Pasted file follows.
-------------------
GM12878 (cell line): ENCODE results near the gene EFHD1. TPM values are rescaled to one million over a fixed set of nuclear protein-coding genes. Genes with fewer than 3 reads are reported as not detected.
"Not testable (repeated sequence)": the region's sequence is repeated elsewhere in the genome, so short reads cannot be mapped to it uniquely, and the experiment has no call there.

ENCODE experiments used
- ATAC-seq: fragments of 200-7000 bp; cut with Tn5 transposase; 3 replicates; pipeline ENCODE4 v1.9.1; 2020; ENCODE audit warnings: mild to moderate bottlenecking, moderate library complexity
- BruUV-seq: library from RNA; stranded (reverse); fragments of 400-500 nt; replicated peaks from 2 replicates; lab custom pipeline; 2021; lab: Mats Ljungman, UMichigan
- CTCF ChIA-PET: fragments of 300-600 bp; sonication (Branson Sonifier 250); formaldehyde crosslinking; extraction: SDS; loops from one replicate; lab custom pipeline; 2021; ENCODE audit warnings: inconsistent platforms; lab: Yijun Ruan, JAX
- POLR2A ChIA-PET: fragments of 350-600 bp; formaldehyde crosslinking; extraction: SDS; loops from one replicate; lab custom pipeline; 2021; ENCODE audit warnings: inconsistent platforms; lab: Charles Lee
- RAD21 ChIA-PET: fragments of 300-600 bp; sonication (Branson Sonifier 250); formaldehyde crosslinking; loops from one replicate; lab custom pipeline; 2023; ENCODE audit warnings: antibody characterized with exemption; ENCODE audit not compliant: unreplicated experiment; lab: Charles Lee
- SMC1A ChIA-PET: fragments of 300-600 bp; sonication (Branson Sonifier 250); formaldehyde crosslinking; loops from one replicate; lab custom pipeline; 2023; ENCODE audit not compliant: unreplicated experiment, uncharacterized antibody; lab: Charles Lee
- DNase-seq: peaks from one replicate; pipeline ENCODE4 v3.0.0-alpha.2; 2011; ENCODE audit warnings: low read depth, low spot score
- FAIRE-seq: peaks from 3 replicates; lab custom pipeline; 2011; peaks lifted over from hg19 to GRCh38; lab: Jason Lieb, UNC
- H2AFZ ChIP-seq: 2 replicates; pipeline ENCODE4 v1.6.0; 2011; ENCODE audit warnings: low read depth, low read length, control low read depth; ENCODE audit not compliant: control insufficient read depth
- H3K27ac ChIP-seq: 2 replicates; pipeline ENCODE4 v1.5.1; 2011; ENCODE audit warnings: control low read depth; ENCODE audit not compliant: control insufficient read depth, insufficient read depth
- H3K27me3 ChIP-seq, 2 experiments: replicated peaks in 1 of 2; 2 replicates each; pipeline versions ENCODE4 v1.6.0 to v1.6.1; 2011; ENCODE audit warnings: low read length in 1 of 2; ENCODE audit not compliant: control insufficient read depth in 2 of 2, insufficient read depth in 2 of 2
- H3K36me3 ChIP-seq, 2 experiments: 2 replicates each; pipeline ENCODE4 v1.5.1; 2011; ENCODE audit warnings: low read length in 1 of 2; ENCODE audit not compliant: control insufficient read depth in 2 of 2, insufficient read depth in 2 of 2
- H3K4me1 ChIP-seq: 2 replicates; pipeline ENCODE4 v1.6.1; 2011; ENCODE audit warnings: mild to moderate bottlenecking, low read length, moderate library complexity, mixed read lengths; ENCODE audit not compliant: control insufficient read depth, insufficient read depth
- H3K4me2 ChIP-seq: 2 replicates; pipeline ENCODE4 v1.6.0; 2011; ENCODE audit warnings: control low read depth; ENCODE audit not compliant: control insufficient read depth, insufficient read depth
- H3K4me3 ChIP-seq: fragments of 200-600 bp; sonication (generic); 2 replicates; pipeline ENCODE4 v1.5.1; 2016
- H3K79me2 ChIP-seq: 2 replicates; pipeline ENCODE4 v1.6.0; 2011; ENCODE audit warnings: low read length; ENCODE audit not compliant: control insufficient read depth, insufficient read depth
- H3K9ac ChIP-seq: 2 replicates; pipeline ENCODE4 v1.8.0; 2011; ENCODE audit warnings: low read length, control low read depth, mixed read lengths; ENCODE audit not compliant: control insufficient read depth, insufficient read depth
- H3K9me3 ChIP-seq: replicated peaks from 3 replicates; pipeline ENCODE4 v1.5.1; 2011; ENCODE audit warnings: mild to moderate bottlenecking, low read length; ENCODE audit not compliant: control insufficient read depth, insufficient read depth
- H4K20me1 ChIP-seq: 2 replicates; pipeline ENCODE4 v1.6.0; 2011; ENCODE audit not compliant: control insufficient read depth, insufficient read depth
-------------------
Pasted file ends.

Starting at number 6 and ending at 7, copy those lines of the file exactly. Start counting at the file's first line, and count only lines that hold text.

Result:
- CTCF ChIA-PET: fragments of 300-600 bp; sonication (Branson Sonifier 250); formaldehyde crosslinking; extraction: SDS; loops from one replicate; lab custom pipeline; 2021; ENCODE audit warnings: inconsistent platforms; lab: Yijun Ruan, JAX
- POLR2A ChIA-PET: fragments of 350-600 bp; formaldehyde crosslinking; extraction: SDS; loops from one replicate; lab custom pipeline; 2021; ENCODE audit warnings: inconsistent platforms; lab: Charles Lee